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Google employees reportedly say they faced retaliation for organizing walkout

The organizers were told their roles would change months after the protest, according to Wired.

Google Walkout Me Too Protest
Google employees protested the company's handling of sexual harassment claims in November.
James Martin/CNET

Two Google employees who helped organize a worldwide walkout at the company in November say they've faced retaliation for their actions, according to a Monday report

Meredith Whittaker, the head of Google's Open Research, and Claire Stapleton, a marketing manager at YouTube, say they were told their roles would change several months after the walkout, according to Wired. More than 20,000 full-time workers and contractors walked off their jobs to protest the search giant's handling of sexual harassment claims. 

After Google shut down its AI ethics council in early April, Whittaker was told her position would be "changed dramatically," she wrote in a message sent to several internal Google mailing lists, according to Wired. If she wanted to say at the company, Whittaker would have to give up her work on AI ethics, as well as her job at the AI Now Institute at New York University, a research center she cofounded, the magazine said.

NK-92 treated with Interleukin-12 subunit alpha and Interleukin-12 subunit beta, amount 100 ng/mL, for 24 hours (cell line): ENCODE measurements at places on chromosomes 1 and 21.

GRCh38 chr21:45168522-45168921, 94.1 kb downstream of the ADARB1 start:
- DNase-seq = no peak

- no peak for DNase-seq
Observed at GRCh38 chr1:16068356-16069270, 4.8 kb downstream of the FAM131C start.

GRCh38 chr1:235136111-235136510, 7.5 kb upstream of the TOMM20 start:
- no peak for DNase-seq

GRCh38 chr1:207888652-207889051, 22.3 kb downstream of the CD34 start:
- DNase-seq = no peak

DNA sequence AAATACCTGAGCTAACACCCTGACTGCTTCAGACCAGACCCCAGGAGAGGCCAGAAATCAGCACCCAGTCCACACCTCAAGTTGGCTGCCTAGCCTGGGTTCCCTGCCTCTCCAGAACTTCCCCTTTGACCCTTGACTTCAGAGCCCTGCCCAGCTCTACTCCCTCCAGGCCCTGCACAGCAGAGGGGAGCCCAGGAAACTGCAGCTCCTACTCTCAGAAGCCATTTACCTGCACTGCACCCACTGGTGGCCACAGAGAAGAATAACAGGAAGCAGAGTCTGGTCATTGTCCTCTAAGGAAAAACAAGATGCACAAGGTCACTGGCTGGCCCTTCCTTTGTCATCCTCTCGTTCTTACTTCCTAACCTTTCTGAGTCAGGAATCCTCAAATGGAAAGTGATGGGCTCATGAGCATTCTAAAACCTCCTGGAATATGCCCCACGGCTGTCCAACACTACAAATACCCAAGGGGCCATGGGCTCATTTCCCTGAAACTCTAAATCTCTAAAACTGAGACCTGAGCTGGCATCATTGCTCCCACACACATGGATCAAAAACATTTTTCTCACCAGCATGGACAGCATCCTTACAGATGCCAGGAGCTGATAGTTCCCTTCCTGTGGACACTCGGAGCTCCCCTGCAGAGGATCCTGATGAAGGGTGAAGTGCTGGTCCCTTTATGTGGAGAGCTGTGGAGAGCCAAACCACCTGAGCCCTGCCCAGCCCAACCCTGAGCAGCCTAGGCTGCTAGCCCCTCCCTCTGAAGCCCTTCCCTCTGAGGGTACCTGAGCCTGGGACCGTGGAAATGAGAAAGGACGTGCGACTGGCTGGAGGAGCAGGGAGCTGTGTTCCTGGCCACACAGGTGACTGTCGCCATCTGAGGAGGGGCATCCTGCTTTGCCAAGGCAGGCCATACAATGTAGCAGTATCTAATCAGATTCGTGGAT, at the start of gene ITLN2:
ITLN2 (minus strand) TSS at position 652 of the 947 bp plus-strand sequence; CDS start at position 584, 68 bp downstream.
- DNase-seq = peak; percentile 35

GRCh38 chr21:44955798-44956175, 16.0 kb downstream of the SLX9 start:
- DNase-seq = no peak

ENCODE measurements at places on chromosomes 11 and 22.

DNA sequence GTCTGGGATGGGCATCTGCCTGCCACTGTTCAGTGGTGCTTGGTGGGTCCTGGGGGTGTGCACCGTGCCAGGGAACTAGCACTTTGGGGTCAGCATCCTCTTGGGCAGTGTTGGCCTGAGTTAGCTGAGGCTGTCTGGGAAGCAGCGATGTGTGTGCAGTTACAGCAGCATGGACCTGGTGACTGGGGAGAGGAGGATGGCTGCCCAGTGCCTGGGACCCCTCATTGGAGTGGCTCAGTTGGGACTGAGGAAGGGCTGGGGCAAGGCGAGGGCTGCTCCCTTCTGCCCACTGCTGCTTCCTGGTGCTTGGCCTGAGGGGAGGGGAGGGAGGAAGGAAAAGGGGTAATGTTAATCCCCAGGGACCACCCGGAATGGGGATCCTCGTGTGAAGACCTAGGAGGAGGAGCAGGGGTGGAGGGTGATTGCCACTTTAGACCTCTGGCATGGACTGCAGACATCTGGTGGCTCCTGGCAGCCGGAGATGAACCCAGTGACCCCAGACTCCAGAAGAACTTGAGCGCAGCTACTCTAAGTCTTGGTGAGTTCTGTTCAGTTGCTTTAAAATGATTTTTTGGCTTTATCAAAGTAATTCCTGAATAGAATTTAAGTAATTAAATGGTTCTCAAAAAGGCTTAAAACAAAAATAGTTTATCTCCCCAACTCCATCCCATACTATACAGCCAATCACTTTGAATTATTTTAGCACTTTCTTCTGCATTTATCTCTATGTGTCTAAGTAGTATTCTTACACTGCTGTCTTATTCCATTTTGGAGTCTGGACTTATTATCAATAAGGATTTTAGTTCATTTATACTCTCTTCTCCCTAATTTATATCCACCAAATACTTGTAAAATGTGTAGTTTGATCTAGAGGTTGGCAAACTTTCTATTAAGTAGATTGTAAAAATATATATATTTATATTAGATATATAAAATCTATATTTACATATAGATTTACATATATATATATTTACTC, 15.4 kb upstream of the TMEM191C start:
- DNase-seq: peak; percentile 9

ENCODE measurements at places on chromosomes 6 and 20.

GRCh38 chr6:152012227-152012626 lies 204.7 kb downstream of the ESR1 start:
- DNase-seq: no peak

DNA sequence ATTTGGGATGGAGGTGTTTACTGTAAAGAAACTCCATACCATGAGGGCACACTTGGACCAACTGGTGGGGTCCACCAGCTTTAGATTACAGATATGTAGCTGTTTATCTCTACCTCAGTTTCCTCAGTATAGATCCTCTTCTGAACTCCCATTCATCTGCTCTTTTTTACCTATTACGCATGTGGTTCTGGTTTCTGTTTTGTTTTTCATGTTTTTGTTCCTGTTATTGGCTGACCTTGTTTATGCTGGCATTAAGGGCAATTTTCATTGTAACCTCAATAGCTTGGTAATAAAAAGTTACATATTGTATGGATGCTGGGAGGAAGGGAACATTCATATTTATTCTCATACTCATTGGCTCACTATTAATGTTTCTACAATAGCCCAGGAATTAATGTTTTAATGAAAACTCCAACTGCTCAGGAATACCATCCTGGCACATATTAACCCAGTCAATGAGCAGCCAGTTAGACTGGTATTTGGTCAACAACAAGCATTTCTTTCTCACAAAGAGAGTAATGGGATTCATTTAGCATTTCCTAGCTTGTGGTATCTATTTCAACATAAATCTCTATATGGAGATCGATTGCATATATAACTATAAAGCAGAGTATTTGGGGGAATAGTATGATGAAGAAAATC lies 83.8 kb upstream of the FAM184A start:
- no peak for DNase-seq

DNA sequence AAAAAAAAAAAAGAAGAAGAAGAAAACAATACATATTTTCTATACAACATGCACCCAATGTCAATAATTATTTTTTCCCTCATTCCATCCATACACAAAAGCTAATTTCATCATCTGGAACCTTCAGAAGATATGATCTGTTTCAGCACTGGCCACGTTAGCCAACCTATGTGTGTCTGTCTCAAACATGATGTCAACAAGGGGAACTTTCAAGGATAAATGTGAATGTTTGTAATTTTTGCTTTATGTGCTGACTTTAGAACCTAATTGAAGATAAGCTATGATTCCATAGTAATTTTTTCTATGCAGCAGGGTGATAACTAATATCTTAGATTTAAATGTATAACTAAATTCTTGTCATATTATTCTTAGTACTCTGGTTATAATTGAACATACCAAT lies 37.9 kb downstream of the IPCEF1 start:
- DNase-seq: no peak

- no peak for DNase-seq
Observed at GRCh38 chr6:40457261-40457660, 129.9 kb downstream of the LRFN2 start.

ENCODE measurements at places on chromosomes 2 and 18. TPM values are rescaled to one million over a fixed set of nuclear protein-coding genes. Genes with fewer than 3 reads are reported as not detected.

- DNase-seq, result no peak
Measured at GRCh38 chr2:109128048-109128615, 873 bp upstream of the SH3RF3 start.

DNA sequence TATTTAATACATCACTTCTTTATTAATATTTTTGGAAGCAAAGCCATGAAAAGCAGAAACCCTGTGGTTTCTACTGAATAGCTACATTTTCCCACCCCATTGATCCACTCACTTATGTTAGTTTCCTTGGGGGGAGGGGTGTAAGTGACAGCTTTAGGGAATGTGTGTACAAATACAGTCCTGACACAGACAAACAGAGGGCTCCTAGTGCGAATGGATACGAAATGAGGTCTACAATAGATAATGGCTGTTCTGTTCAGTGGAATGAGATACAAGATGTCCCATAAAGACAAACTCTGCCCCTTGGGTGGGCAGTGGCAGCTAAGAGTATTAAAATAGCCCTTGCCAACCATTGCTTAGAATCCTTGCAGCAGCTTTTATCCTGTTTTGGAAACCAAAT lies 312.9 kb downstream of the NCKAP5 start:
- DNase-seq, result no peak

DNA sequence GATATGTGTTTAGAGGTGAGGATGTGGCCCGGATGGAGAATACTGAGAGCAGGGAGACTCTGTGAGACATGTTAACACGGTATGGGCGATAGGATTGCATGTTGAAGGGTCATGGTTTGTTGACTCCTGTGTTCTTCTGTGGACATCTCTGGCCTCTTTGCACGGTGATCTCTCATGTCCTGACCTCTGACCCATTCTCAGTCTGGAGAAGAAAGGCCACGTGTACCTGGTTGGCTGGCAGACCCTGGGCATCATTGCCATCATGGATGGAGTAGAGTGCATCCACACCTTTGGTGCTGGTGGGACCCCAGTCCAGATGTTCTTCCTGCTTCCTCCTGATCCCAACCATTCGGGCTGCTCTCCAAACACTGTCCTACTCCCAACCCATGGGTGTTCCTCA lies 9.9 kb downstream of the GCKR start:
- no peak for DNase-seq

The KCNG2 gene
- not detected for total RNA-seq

Two months after the walkout, Stapleton was told she was being demoted from her role and would lose half of her reports, she reportedly wrote in the email. She brought the issue up with human resources and faced more retaliation, according to Wired. 

"My manager started ignoring me, my work was given to other people, and I was told to go on medical leave, even though I'm not sick," she reportedly wrote. 

Stapleton hired a lawyer. After a company investigation, she was reportedly able to keep her position. "While my work has been restored, the environment remains hostile and I consider quitting nearly every day," she wrote, according to Wired. 

Whittaker and Stapleton didn't immediately respond to a request for comment. Wired reported that the pair would hold a "town hall" meeting on Friday, at which other employees will be able to discuss any retaliation they may have faced. 

A Google spokeswoman denied any retaliation, saying the moves were part of routine staffing changes. 

"Employees and teams are regularly and commonly given new assignments, or reorganized, to keep pace with evolving business needs," she said in an email. "There has been no retaliation here."